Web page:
• “And if you want to argue that shareholers DO pay corporate income taxes, then I would say fine, then it is on the basis of their financial wealth holdings, so that has to be included in the discussion, The top 1% own 46% of all financial wealth in America, so why wouldn’t they pay a larger sliver of taxes based on financial wealth.”

            1) Please stop telling me what I may or may not want to argue.

            2) Pay a larger “sliver” based on financial weath? You should explain that more, so I don’t have to make assumptions about what you mean.

            3) Explain what ‘Market Income’ is, how it is different from the income measure I used, and why it is a better measure to use.

            4) 20.8% is not 22%.

  • Here’s a pretty good explanation (description) of those members of the 40% who don’t pay federal income taxes.
    http://articles.businessinsider.com/2011-07-28/politics/30040494_1_income-tax-federal-income-sales-taxes
    Would you like to join them?

  • There is another aspect of the ‘fair share’ policy that is ignored.  What would the ‘fair share’ have to be in order to fund the government at current levels.  USA Today gives us a clue.
    Under those accounting practices, the government ran red ink last year equal to $42,054 per household — nearly four times the official number reported under unique rules set by Congress.
    A U.S. household’s median income is $49,445, the Census reports.
    So take the red ink of $42,054 and divide it by median income of $49, 445 and you get .85.  So you’d need a median tax rate of around 85% to fully fund the government.  That ‘fair share’ would be more like tax slavery.
    USA Today source:  http://www.usatoday.com/news/washington/story/2012-05-18/federal-deficit-accounting/55179748/1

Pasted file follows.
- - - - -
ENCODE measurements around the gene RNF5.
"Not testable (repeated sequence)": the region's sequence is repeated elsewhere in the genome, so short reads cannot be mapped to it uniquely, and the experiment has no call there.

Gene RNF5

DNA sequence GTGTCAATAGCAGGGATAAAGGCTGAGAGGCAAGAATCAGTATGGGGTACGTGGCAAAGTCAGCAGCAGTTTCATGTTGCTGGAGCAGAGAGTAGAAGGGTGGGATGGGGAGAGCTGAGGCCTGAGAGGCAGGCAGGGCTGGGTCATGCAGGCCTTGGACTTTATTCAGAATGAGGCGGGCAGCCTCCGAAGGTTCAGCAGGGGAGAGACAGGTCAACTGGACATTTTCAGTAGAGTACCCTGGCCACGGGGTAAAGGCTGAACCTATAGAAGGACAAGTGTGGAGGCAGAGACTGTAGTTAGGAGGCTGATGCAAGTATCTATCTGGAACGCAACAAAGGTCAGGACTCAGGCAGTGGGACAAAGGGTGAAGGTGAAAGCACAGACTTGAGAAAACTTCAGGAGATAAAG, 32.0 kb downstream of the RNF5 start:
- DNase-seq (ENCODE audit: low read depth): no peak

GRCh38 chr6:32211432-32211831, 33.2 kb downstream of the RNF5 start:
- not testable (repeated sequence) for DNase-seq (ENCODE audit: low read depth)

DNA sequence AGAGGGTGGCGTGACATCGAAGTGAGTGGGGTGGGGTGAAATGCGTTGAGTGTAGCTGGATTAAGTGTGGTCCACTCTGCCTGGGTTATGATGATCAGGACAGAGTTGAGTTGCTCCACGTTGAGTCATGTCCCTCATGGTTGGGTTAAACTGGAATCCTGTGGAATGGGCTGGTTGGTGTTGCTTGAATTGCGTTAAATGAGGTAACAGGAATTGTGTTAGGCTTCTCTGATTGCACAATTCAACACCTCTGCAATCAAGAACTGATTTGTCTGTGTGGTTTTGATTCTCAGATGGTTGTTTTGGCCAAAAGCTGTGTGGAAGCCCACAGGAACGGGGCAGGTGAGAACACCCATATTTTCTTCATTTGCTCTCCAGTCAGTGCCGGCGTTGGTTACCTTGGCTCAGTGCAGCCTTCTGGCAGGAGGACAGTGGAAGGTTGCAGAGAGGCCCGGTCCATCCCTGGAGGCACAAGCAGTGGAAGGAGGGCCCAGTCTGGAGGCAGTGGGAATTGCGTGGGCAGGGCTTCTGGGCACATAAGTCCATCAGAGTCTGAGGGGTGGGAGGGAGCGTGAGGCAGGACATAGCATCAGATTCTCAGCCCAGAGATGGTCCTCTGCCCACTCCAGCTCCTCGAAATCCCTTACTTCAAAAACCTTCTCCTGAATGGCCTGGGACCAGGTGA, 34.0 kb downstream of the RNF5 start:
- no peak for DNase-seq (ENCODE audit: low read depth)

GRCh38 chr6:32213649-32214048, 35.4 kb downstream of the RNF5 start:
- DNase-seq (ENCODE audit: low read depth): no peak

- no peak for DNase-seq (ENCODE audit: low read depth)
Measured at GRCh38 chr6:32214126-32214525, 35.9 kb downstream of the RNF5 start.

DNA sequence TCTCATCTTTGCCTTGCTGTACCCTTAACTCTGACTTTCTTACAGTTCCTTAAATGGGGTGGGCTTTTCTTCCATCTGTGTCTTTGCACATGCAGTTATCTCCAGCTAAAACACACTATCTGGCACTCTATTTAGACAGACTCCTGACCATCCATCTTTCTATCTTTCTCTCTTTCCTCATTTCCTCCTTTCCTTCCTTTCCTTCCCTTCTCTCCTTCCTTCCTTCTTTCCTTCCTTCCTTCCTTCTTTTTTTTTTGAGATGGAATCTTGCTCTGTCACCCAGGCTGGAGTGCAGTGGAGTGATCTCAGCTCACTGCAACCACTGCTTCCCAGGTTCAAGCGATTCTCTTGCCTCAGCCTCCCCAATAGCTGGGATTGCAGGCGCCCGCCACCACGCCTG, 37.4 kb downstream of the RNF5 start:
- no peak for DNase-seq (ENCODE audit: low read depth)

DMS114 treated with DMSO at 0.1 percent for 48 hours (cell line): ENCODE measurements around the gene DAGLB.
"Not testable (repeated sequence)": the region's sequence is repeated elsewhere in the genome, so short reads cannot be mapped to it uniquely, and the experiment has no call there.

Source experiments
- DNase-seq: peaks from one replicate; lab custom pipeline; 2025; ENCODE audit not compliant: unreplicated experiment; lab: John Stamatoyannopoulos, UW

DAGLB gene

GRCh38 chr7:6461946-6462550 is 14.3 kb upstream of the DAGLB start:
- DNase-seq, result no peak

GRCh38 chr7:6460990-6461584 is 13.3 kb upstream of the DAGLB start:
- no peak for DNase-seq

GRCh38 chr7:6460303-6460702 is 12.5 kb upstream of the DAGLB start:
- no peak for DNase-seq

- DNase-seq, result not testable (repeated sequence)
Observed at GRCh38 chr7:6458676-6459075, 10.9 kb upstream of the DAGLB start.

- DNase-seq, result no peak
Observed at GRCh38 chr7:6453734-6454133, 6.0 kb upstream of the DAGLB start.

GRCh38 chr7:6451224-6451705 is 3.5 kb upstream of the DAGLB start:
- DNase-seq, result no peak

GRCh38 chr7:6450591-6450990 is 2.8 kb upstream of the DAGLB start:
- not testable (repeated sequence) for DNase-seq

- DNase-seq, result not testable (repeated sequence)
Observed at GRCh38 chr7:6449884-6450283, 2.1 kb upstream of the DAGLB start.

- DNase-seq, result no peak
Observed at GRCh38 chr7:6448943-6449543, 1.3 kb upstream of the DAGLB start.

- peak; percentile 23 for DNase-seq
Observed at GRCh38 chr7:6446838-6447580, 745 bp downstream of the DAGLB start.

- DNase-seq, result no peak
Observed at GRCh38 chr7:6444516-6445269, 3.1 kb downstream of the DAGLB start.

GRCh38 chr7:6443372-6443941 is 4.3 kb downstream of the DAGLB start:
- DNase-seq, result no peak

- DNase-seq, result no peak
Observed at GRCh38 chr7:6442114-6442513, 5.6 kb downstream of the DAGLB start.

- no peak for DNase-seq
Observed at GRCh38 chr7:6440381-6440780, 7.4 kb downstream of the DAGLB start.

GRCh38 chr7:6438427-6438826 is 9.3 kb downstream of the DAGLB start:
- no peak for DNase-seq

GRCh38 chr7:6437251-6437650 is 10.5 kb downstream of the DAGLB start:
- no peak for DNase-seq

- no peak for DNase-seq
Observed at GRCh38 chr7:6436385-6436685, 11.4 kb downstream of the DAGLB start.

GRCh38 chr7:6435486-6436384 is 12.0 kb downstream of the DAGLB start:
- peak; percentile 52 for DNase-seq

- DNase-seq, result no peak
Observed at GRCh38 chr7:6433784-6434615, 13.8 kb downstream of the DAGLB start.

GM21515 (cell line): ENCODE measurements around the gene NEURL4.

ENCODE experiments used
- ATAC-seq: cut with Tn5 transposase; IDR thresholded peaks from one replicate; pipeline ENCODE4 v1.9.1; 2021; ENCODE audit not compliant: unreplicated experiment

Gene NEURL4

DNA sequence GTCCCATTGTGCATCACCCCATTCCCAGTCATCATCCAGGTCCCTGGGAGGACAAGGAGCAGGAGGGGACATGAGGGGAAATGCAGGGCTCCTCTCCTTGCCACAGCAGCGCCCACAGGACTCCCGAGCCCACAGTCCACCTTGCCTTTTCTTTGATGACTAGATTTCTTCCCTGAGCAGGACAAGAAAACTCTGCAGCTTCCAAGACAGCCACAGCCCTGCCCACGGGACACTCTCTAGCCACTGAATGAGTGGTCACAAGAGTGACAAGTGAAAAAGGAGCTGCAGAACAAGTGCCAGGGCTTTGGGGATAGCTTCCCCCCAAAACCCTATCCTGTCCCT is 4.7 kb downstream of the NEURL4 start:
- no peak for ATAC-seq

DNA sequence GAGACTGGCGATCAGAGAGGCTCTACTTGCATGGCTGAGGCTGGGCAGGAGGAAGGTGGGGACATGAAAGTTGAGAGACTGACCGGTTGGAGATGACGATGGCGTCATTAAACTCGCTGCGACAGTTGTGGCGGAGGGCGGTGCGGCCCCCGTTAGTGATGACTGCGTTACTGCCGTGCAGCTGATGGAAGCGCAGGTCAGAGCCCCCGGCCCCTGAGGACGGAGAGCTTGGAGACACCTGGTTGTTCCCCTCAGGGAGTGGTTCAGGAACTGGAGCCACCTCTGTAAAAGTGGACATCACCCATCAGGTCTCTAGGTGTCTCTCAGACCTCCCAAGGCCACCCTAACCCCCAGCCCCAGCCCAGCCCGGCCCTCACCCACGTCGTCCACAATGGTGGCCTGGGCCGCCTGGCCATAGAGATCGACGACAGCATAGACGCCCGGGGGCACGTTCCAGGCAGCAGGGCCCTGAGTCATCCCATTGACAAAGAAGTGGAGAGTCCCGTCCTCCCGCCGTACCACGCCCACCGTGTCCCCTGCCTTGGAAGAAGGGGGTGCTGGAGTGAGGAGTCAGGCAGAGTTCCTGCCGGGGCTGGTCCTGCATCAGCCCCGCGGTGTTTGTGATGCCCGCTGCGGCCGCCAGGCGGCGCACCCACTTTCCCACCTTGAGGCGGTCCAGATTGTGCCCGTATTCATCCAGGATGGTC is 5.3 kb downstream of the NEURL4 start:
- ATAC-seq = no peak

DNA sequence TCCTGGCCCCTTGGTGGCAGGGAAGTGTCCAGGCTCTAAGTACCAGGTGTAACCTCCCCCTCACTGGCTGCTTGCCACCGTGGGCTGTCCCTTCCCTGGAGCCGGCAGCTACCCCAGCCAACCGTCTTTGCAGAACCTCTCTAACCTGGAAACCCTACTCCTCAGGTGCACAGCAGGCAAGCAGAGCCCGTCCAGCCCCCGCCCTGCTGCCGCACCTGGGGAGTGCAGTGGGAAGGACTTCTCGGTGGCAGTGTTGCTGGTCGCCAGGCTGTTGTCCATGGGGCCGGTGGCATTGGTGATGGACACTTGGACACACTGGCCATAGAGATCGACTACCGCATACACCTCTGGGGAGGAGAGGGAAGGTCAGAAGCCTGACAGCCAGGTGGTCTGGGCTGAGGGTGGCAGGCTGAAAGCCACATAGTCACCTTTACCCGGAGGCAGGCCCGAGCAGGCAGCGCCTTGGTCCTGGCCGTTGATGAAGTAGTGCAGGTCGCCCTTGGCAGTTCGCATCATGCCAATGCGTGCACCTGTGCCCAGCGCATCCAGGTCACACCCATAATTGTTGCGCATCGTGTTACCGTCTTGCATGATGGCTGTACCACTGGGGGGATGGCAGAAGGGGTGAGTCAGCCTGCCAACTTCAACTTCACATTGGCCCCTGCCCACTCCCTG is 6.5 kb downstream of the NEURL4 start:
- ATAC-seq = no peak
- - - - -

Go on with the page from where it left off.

• Mit Romney paid over three million dollars ($3,000,000,000) in federal income taxes in 2011. He probably also paid the maximum amount of SS tax. I submit that $3M is more than a ‘fair’ amount to pay for services rendered. All  the crap about “He pays a lower  percentage than me! Wahhh!” is pure demagoguery. When all the whiners lake CS pay even close to 10% of what he pays, then I may listen. Otherwise, it’s just ignorant, mean-spirited, envious BS.

    • But but he makes more…so…..he should pay more…somehow….that’s just….fair.    Though he doesn’t get better roads, or a better army, or a better government, he should pay more.   It’s FAIR.

      Meanwhile back at the old tax ranch, they estimate something on the order of 7 Billion (that’s right kids, Billion, with a B and followed by enough zeros to make 1 thousand millions) will be paid out to illegal, oh…my rudeness, undocumented immigrants through the tax system via child credits. But we ain’t WORRIED about THAT, even though if we took Romney’s estimated net worth, we’d be able to get .0357 % of that amount, once.  Now we could fund that 1 credit for about 6 years if we took every last dime from Warren Buffett.